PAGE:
The fabulous website Ikea Hackers, where inventive and skilled individuals take Ikea staples and make them work harder, has a ‘hack’ by a couple who wanted their studio flat to enjoy a separate bedroom, without the permanency of a stud wall. The result was an ingenious sliding-door bedroom compartment off the main living space.

Perhaps we could rebel against the bedroom tax by knocking down interior walls, partitioning space with flat-pack solutions and re-evaluating what comprises a ‘bedroom’?

During the Roman occupation and the early years of Christianity, Christians would use the excuse of their religion to not take part in communal acts of religion expected of the populace. A Christian author of the time, Tertullian, observed that this non-compliance was considered by many pagans to be the reason for any bad thing that happened; a little like the recent assertions that gay marriage has led to all this flooding.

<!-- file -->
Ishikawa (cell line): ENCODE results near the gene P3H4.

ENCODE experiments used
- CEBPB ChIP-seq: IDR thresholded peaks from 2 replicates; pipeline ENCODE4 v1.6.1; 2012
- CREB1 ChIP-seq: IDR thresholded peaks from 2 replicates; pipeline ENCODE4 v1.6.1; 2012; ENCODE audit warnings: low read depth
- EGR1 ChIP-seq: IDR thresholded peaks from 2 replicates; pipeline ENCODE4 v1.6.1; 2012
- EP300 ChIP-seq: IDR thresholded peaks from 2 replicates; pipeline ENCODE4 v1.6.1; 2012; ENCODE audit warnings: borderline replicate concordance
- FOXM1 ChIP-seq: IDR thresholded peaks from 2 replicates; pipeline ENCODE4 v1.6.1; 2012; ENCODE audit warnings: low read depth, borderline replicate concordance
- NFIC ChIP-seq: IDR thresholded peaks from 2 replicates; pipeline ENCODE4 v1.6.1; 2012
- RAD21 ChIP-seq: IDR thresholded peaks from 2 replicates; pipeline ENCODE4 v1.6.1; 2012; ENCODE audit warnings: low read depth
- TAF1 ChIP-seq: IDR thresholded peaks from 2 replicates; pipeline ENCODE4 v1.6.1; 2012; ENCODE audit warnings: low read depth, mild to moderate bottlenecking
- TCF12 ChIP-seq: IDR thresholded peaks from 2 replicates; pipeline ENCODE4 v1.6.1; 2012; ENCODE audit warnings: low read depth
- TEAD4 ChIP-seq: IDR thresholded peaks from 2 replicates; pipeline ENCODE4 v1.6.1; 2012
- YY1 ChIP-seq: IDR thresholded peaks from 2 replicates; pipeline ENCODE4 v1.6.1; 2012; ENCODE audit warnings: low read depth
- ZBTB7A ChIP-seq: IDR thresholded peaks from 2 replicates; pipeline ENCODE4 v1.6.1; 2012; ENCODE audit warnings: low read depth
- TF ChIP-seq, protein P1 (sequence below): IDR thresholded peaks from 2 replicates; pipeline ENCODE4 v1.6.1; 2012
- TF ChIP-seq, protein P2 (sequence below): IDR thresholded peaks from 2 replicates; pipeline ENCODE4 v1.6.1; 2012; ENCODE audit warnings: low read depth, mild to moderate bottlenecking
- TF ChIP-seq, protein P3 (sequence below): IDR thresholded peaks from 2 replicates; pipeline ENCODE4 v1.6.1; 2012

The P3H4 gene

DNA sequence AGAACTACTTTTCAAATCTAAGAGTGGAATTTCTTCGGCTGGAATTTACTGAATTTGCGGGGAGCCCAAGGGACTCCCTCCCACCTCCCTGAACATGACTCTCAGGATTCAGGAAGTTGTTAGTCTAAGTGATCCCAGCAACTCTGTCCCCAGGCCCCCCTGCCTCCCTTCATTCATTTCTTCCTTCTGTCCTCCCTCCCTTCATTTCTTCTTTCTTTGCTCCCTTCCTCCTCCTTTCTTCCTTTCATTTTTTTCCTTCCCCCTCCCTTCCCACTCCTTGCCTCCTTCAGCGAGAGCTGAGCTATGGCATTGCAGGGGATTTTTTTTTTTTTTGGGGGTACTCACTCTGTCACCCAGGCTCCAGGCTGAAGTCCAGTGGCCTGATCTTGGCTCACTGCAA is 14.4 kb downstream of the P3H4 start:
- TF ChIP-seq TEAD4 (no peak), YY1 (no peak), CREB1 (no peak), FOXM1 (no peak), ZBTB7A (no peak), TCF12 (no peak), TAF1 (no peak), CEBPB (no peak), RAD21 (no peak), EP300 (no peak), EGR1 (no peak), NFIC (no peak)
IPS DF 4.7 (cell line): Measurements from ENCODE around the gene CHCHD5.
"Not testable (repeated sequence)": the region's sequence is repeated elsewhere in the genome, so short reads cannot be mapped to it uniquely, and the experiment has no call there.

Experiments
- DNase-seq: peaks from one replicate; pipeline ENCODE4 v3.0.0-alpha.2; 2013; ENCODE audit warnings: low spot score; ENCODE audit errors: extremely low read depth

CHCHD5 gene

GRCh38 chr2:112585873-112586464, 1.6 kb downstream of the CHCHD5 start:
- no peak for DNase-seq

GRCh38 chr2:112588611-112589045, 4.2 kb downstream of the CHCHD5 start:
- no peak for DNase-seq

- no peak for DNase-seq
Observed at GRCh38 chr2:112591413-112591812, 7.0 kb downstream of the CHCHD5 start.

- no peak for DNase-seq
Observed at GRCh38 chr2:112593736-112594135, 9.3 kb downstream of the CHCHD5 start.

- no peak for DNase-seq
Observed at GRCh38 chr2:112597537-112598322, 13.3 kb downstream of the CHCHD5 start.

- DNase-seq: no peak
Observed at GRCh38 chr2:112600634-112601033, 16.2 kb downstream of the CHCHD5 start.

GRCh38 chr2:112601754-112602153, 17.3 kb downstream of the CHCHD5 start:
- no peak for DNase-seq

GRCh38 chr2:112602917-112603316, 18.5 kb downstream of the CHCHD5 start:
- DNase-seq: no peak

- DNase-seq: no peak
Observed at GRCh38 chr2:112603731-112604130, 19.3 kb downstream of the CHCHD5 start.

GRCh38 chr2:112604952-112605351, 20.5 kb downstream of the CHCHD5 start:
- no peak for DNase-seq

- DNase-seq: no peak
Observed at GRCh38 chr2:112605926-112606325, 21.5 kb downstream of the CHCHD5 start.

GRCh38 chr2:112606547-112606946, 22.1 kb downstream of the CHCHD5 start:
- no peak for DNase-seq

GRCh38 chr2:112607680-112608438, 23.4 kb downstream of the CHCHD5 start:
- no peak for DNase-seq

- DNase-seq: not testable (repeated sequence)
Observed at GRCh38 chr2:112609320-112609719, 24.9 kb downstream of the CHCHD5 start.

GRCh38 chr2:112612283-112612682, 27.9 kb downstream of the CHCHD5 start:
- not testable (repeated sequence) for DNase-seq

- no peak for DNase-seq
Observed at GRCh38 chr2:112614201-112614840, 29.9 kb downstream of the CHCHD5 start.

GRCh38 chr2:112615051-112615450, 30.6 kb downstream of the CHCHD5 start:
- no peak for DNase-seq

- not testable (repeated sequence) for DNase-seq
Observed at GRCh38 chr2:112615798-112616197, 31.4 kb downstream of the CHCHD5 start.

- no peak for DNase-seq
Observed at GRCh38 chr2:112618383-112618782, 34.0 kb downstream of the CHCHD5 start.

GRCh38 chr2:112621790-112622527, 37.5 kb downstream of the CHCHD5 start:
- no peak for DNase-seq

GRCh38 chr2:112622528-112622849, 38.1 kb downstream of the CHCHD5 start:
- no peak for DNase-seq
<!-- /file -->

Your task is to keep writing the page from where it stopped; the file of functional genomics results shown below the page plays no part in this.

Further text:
Whether Christian non-compliance led to the downfall of the Roman empire or not (spoiler: not), the fact remains that many Christians did not comply with the edicts of their political leaders. And fifteen hundred years later, tax-payers rebelled against the institution of a form of income tax without resorting to violence.

I think that sometimes it’s important to not comply. Or at least to challenge the wisdom of political decisions with a non-violent whimsy. There will always be a historical precedence to hide behind if needed.

The price of travel

•January 26, 2014 • Leave a Comment
@hennell @davidschneider

@hennell @davidschneider

Another year, another hike in commuter costs.

I’m starting to look at places to buy a property. Our budget is relatively modest, but since we’d like a second bedroom, there’s a whole 3 zones in London already out of our sights.

When I tell people we’re looking to buy, the question of proximity to work is high on the list of discussion topics. While it’s probably risky to make an investment on the basis of where you currently work, it’s a fair question. If not for the destination itself, then the quality of the journey: how long to walk to the nearest station/stop; underground (with all the compacted humanity and lack of natural light that entails) or overground (which has the benefit of a view but the drawback of fewer trains per hour); is there a possibility of cycling or even walking to work?